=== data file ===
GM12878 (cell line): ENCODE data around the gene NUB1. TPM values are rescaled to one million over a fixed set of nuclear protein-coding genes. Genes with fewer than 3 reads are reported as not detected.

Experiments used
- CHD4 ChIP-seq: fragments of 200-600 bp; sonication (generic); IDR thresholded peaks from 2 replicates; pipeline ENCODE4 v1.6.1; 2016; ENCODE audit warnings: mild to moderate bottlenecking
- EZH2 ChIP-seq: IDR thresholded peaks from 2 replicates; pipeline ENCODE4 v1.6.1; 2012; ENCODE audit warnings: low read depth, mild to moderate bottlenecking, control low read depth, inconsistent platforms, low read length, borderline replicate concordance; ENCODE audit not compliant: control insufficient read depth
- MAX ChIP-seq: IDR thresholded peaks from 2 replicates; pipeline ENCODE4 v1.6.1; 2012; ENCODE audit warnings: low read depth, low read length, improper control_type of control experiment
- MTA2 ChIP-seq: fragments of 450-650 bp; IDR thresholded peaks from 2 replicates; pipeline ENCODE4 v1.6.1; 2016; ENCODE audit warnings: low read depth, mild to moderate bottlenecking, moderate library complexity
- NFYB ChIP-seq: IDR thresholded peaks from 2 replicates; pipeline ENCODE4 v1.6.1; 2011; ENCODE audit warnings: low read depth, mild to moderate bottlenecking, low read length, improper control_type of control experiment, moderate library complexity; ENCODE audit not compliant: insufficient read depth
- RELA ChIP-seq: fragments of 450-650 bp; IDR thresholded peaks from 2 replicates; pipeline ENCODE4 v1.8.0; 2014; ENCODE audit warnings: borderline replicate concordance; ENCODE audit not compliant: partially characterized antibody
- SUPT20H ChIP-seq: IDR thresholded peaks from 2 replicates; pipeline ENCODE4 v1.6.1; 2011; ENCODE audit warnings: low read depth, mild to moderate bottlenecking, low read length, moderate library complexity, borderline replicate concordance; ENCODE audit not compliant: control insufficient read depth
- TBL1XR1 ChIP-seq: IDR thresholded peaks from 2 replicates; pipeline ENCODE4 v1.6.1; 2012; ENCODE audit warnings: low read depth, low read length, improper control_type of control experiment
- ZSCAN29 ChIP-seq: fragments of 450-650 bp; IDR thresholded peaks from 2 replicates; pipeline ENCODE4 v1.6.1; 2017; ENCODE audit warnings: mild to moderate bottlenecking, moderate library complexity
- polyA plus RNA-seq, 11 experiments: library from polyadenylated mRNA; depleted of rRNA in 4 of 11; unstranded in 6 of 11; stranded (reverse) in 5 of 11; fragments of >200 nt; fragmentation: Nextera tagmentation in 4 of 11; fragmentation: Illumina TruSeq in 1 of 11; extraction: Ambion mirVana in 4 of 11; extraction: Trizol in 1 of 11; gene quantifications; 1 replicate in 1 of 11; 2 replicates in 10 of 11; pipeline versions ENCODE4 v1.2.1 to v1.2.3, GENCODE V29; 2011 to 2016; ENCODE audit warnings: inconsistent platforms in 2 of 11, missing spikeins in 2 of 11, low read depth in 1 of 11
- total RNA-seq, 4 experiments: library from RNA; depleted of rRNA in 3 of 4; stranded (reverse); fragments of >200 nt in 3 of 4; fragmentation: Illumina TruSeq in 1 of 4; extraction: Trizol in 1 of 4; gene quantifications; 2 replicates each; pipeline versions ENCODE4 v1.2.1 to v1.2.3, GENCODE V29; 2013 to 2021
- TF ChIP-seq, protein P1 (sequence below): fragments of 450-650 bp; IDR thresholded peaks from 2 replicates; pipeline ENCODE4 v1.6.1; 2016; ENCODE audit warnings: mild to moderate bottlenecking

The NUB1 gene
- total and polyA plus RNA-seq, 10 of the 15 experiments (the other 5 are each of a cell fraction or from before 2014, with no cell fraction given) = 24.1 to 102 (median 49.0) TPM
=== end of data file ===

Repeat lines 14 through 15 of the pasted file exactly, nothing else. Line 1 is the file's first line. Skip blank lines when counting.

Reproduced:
- TF ChIP-seq, protein P1 (sequence below): fragments of 450-650 bp; IDR thresholded peaks from 2 replicates; pipeline ENCODE4 v1.6.1; 2016; ENCODE audit warnings: mild to moderate bottlenecking

The NUB1 gene